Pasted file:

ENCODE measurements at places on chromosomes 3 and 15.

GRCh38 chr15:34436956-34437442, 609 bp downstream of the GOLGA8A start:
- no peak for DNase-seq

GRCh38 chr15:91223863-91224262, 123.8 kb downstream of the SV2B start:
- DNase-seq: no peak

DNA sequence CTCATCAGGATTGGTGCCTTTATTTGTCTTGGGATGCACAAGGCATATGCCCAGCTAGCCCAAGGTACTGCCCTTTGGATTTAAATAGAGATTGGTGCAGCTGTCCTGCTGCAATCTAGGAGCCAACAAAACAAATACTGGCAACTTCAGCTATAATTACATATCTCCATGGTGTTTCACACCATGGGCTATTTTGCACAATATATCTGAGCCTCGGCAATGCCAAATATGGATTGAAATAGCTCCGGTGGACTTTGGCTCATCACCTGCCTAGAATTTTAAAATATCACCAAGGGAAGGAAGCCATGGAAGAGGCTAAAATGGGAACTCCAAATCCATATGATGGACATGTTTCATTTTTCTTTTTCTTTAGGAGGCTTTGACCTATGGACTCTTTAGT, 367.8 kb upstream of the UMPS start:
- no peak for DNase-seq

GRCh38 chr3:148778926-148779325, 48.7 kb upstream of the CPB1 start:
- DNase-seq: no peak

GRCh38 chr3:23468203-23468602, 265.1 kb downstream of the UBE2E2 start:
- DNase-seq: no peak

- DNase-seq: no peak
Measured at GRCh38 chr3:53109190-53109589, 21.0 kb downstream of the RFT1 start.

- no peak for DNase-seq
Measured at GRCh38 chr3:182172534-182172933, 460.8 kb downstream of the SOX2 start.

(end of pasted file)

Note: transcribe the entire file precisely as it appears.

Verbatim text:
ENCODE measurements at places on chromosomes 3 and 15.

GRCh38 chr15:34436956-34437442, 609 bp downstream of the GOLGA8A start:
- no peak for DNase-seq

GRCh38 chr15:91223863-91224262, 123.8 kb downstream of the SV2B start:
- DNase-seq: no peak

DNA sequence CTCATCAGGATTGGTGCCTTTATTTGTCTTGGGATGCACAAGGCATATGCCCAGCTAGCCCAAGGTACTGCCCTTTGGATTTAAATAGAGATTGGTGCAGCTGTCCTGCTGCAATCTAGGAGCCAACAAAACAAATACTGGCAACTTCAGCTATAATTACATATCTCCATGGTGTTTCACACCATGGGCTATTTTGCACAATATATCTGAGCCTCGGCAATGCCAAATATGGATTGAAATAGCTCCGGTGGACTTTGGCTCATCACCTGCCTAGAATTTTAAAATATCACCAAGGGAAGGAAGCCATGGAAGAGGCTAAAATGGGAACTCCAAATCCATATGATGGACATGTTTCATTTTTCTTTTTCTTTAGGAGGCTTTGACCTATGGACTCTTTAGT, 367.8 kb upstream of the UMPS start:
- no peak for DNase-seq

GRCh38 chr3:148778926-148779325, 48.7 kb upstream of the CPB1 start:
- DNase-seq: no peak

GRCh38 chr3:23468203-23468602, 265.1 kb downstream of the UBE2E2 start:
- DNase-seq: no peak

- DNase-seq: no peak
Measured at GRCh38 chr3:53109190-53109589, 21.0 kb downstream of the RFT1 start.

- no peak for DNase-seq
Measured at GRCh38 chr3:182172534-182172933, 460.8 kb downstream of the SOX2 start.